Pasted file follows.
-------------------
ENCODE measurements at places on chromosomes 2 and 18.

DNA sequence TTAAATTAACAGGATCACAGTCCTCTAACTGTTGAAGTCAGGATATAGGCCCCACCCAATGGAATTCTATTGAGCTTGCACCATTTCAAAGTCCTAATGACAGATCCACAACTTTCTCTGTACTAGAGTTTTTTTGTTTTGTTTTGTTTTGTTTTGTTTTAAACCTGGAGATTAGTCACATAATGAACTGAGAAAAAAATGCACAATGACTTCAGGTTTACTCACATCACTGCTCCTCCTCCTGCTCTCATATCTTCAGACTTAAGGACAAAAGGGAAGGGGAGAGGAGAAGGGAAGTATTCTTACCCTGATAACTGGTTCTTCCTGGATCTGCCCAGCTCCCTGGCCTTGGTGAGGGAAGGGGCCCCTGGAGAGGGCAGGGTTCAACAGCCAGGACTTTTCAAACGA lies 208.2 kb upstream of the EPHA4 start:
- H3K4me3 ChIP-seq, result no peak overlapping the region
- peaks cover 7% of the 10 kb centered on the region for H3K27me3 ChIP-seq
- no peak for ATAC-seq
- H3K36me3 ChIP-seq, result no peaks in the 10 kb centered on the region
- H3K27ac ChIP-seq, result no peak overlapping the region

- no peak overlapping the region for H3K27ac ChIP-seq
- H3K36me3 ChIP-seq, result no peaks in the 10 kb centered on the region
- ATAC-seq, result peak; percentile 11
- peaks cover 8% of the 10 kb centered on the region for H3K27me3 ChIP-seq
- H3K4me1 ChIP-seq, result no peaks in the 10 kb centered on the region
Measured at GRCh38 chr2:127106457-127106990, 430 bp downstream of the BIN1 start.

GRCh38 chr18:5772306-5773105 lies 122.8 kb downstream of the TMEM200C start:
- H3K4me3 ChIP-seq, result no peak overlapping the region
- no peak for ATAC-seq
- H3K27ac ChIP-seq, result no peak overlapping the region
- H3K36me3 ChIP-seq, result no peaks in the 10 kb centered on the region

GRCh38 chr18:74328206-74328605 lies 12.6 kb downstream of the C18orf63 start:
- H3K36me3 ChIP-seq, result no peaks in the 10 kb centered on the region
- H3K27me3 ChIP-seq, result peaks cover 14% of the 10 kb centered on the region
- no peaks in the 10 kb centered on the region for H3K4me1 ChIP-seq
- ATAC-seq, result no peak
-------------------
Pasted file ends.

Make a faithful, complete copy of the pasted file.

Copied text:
ENCODE measurements at places on chromosomes 2 and 18.

DNA sequence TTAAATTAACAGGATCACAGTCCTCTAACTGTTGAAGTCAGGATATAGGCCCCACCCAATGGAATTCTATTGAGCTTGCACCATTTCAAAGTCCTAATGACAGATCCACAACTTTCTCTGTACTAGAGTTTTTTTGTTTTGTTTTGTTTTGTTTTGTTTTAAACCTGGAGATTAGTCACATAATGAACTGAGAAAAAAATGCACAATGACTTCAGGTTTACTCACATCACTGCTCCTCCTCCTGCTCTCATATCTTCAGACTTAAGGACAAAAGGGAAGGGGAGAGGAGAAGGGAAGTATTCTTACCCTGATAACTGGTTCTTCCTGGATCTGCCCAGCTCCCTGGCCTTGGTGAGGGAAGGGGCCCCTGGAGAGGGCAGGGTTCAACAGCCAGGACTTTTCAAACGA lies 208.2 kb upstream of the EPHA4 start:
- H3K4me3 ChIP-seq, result no peak overlapping the region
- peaks cover 7% of the 10 kb centered on the region for H3K27me3 ChIP-seq
- no peak for ATAC-seq
- H3K36me3 ChIP-seq, result no peaks in the 10 kb centered on the region
- H3K27ac ChIP-seq, result no peak overlapping the region

- no peak overlapping the region for H3K27ac ChIP-seq
- H3K36me3 ChIP-seq, result no peaks in the 10 kb centered on the region
- ATAC-seq, result peak; percentile 11
- peaks cover 8% of the 10 kb centered on the region for H3K27me3 ChIP-seq
- H3K4me1 ChIP-seq, result no peaks in the 10 kb centered on the region
Measured at GRCh38 chr2:127106457-127106990, 430 bp downstream of the BIN1 start.

GRCh38 chr18:5772306-5773105 lies 122.8 kb downstream of the TMEM200C start:
- H3K4me3 ChIP-seq, result no peak overlapping the region
- no peak for ATAC-seq
- H3K27ac ChIP-seq, result no peak overlapping the region
- H3K36me3 ChIP-seq, result no peaks in the 10 kb centered on the region

GRCh38 chr18:74328206-74328605 lies 12.6 kb downstream of the C18orf63 start:
- H3K36me3 ChIP-seq, result no peaks in the 10 kb centered on the region
- H3K27me3 ChIP-seq, result peaks cover 14% of the 10 kb centered on the region
- no peaks in the 10 kb centered on the region for H3K4me1 ChIP-seq
- ATAC-seq, result no peak